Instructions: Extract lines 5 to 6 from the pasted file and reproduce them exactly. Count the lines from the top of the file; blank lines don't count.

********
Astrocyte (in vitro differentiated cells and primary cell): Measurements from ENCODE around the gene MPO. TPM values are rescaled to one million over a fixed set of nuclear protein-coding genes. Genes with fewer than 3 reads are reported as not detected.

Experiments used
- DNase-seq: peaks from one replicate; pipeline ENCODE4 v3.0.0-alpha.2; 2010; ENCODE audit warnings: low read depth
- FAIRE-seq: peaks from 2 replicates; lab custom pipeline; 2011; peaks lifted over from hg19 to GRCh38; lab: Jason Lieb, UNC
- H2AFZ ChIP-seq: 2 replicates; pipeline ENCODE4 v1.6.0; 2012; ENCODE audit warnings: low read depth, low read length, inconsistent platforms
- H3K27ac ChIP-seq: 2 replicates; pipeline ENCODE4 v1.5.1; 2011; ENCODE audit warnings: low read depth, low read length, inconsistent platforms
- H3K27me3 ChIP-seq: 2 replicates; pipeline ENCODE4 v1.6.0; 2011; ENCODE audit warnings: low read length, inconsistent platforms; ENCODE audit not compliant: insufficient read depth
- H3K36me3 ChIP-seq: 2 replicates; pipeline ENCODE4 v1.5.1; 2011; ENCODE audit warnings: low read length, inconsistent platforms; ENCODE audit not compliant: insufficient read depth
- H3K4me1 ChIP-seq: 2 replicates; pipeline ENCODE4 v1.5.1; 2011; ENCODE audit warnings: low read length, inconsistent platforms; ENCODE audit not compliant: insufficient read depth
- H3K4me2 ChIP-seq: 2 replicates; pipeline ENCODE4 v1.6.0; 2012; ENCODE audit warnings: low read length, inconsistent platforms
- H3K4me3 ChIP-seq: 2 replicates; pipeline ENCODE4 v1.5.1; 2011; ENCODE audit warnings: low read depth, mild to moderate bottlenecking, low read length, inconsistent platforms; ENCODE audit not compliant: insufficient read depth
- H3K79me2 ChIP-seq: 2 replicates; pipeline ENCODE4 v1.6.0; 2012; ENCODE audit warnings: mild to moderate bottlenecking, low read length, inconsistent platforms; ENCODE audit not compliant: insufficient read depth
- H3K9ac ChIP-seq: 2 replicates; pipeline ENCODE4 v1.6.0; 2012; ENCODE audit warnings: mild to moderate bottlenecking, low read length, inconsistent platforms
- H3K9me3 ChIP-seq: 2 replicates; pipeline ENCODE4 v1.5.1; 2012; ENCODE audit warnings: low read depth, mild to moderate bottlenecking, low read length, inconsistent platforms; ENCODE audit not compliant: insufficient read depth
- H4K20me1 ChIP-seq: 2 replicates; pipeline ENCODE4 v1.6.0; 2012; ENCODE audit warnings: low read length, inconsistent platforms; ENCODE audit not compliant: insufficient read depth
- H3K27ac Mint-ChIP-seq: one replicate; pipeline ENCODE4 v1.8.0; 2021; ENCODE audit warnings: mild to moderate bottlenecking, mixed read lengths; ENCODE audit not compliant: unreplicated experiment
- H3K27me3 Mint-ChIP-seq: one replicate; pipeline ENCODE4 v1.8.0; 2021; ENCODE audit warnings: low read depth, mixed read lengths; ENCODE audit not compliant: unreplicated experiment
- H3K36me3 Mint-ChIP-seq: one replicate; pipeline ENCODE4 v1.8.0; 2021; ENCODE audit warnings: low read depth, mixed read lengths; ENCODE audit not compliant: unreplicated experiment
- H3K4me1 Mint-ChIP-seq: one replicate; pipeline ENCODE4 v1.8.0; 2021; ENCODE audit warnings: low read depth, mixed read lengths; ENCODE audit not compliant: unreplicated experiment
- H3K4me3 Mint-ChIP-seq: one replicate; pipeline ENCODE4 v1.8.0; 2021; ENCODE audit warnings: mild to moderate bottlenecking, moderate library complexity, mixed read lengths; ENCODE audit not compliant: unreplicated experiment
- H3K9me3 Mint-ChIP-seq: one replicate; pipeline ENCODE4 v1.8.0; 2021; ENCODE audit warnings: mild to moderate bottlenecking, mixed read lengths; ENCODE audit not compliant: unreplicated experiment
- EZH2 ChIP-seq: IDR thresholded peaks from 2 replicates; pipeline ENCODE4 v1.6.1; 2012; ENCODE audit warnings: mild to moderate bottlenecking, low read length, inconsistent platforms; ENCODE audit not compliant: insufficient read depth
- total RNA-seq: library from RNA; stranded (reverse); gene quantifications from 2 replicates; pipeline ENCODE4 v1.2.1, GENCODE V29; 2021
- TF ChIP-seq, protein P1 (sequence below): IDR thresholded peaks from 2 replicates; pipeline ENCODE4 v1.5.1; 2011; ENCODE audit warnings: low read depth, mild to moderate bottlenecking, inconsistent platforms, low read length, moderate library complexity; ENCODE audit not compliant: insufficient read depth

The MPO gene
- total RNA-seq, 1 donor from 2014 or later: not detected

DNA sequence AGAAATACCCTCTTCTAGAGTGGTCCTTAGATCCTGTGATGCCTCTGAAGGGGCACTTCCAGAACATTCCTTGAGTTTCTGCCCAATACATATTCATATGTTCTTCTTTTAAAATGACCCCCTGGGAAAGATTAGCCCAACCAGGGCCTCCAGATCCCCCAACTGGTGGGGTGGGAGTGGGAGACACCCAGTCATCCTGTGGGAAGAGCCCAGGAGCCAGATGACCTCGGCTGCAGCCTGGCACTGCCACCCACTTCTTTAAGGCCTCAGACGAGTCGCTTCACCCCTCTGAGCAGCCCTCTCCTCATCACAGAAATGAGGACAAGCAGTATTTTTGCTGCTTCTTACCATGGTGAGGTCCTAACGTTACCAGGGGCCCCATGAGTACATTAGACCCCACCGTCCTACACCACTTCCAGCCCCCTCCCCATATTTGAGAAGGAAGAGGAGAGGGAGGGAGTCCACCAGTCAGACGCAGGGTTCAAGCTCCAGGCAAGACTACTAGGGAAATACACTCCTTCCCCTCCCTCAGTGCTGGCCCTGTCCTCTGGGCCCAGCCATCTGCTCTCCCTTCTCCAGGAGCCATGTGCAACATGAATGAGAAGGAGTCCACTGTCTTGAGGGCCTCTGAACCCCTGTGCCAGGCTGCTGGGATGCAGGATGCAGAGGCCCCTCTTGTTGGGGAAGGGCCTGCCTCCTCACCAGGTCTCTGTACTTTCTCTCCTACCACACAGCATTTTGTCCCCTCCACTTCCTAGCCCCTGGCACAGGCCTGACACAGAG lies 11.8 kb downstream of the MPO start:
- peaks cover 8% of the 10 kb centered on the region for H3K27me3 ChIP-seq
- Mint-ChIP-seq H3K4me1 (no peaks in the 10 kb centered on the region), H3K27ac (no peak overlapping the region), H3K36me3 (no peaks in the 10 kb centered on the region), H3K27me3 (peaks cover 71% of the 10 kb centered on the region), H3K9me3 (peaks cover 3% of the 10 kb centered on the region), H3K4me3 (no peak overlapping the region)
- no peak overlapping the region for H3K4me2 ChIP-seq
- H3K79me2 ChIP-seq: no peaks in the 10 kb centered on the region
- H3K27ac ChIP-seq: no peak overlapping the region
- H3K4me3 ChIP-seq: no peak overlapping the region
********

- H2AFZ ChIP-seq: 2 replicates; pipeline ENCODE4 v1.6.0; 2012; ENCODE audit warnings: low read depth, low read length, inconsistent platforms
- H3K27ac ChIP-seq: 2 replicates; pipeline ENCODE4 v1.5.1; 2011; ENCODE audit warnings: low read depth, low read length, inconsistent platforms